Last year, many organizations stopped talking about when the workforce would be back full-time in the office. Instead, they focused on how we build a hybrid work model for the future. 2021 was active and interesting – for lack of a better word. There’s a lot to say in terms of cyber crime in general and ransomware specifically.
As we progress further into 2022, we wanted to pause to reflect on 2021. What’s in store going forward? We spoke with Camille Singleton, a threat intelligence expert within IBM Security X-Force, to get her thoughts. See how we can prepare for what’s ahead.
Question: What Did 2021 Bring?
Singleton: We’ve seen a number of new trends in 2021, including an uptick in triple extortion. We began seeing double extortion in 2019 and 2020, during which gangs either leak or threaten to leak stolen data, which puts more pressure on victims to pay the ransom than if their data was only encrypted. Now we are seeing some groups threaten triple extortion, adding distributed denial-of-service attacks when a victim doesn’t pay after the group encrypts, steals and then leaks the data. This technique is still in its infancy, but it may become more prevalent if ransomware gangs figure out how to use it to their advantage.
On a positive note, 2021 was also the year of a crackdown on ransomware. We’ve seen a flurry of arrests worldwide, including that of Clop ransomware actors and members of the REvil/Sodinokibi ransomware group. We also saw many groups, such as REvil/Sodinokibi, DarkSide, Black Matter and Avaddon, shut down, although I expect some will come back next year. But at least for now, the tempo of attacks may be a little slower.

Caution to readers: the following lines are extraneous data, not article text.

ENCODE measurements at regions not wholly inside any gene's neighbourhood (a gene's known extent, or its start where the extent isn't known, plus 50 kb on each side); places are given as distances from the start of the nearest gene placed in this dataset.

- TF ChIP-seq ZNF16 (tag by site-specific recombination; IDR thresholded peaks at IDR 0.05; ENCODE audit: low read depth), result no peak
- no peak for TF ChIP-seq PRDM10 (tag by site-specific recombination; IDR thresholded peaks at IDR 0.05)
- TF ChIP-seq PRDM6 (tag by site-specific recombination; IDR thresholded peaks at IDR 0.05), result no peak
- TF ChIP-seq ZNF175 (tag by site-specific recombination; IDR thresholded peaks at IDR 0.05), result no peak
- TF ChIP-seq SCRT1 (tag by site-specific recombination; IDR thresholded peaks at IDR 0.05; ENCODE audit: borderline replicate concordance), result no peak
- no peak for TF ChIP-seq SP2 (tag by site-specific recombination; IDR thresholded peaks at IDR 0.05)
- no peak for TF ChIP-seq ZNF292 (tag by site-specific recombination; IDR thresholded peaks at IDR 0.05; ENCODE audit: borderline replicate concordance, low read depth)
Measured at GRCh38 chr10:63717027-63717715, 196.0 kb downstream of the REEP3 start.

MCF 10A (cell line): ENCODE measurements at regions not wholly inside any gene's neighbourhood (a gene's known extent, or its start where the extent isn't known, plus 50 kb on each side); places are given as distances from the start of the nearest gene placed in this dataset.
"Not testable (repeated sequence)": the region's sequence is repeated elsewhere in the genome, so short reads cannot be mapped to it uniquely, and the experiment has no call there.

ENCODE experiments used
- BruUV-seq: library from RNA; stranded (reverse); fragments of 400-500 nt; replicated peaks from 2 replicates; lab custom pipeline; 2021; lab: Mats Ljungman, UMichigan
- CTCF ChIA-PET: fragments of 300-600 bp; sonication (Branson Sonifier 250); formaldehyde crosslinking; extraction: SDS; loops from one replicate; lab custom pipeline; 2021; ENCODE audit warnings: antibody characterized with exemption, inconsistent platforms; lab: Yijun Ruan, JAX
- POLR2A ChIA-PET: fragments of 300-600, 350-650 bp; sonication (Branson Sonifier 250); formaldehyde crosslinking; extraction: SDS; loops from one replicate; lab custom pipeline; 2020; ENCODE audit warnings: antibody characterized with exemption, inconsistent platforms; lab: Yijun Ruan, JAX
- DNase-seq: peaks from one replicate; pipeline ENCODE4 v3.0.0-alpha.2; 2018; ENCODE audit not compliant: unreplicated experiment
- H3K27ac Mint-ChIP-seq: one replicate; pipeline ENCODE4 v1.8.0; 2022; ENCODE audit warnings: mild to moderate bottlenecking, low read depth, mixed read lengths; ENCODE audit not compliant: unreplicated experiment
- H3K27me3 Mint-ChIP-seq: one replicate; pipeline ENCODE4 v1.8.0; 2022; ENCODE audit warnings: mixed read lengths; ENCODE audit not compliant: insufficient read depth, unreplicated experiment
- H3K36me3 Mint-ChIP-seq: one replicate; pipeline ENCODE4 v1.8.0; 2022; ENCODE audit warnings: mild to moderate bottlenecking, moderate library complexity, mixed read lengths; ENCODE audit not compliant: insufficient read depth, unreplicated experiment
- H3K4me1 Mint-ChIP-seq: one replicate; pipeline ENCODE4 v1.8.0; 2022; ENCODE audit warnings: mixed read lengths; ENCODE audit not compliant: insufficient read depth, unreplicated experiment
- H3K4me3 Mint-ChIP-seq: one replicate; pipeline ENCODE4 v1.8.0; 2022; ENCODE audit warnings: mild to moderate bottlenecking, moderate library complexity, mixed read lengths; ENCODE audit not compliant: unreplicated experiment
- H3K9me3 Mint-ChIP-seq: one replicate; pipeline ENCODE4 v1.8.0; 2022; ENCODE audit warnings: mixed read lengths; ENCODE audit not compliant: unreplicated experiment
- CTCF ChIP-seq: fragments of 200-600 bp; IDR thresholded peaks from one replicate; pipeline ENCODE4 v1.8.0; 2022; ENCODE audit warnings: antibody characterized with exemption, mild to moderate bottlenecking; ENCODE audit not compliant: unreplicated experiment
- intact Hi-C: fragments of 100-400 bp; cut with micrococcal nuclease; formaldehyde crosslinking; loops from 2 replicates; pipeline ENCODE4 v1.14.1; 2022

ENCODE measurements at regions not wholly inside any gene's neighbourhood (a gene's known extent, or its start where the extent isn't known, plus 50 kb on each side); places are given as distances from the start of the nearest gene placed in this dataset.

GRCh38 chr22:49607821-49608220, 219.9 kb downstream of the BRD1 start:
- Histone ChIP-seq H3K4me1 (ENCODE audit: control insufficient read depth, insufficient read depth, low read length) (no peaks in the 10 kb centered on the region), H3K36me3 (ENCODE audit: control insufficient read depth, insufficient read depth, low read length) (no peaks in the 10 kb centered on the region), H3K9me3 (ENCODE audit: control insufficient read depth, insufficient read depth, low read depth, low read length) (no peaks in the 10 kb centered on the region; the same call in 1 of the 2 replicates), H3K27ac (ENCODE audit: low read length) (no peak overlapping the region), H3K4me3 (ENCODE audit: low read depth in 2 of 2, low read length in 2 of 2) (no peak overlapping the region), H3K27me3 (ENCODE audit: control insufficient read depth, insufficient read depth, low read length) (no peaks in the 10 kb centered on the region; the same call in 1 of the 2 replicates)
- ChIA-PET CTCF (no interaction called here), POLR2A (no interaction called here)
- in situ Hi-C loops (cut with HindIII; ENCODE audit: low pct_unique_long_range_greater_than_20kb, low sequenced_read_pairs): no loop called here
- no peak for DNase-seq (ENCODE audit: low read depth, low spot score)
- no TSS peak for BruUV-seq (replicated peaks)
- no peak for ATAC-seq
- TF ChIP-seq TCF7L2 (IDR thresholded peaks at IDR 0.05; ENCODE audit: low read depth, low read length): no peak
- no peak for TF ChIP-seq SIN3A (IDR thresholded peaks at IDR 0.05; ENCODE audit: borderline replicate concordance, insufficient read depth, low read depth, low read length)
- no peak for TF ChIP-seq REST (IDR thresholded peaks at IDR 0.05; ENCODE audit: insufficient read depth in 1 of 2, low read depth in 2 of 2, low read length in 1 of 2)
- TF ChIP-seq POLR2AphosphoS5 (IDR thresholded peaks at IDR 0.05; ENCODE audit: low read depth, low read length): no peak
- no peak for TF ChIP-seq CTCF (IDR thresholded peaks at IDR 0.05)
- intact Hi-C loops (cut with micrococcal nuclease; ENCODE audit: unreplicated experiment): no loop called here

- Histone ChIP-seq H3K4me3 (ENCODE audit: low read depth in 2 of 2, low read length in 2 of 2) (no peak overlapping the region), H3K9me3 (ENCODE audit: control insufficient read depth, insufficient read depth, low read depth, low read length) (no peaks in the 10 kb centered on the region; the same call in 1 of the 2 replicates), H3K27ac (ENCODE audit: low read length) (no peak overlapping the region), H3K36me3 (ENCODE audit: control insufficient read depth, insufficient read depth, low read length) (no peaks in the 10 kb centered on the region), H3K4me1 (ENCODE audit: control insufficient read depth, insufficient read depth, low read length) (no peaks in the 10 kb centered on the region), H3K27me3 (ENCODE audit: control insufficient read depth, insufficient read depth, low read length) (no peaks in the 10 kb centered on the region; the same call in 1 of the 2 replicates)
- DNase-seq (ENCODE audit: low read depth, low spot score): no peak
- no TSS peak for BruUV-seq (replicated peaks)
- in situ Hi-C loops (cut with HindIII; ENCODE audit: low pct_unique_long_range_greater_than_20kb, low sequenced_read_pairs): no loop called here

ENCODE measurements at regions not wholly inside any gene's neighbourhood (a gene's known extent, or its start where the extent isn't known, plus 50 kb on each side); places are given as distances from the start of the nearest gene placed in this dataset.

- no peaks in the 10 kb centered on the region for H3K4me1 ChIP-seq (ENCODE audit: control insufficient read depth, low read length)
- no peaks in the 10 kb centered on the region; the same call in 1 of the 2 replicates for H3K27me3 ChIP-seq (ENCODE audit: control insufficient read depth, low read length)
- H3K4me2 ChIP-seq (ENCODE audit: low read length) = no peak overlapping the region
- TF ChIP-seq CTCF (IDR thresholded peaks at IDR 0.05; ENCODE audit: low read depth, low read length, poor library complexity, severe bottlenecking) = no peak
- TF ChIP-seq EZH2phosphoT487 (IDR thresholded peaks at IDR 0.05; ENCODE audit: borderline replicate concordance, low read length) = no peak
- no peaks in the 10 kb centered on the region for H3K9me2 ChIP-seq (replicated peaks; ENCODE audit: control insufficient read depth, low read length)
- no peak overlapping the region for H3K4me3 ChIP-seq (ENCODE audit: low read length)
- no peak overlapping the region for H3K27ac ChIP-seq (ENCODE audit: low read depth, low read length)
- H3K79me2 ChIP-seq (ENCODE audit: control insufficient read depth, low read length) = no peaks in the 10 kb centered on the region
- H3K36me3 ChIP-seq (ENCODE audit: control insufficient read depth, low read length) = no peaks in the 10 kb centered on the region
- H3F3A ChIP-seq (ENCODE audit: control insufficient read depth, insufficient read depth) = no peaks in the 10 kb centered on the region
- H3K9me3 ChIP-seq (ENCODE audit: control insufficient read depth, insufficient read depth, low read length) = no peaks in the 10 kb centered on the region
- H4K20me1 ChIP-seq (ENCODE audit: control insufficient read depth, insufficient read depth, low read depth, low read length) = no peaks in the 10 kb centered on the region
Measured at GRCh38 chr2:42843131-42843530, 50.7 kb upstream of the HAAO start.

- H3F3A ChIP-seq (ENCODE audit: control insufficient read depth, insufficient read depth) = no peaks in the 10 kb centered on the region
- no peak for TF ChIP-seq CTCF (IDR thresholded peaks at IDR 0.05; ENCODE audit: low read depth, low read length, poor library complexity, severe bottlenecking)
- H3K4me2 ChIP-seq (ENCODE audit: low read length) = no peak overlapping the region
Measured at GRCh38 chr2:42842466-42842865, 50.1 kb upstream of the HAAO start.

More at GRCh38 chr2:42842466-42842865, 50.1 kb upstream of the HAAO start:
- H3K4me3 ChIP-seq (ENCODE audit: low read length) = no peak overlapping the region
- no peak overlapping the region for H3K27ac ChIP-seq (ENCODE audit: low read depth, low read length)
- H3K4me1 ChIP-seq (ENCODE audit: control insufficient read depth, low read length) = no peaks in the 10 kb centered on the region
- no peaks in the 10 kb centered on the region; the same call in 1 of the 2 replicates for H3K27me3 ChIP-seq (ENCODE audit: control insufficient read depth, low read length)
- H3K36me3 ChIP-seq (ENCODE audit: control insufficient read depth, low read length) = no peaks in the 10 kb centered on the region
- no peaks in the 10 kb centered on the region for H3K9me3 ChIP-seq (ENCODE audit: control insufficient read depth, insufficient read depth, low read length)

What Are Your 2022 Predictions for Ransomware?
First, I don’t think ransomware is going away – even with the shutdowns and government crackdowns. Ransomware actors are earning a ton of money, billions of dollars every year from ransomware attacks, which continues to attract cyber criminals to the ransomware space.
Second, I think a lot of the big groups that were shut down will rebuild and come back. I don’t know what their new names or focus will be, but they will learn from their experience to develop new ransomware and continue their operations. While I can’t predict the number of new groups, I think it may be somewhat comparable to the number shut down in 2021.
Finally, I am hopeful we will see more arrests of ransomware actors in 2022 than we did in 2021. Ideally, these arrests will eventually have a lasting effect on the ransomware landscape. For example, in 2016, hacktivism was huge, and the group Anonymous was extremely active with a high level of hacktivist attacks. But the strong law enforcement crackdown from 2016 to 2018 dramatically changed the hacktivist threat landscape, decreasing the level of hacktivist activity. There may be some hope that we will see a similar threat landscape change with ransomware over time.
What Can Organizations Do to Prevent Ransomware Attacks in 2022?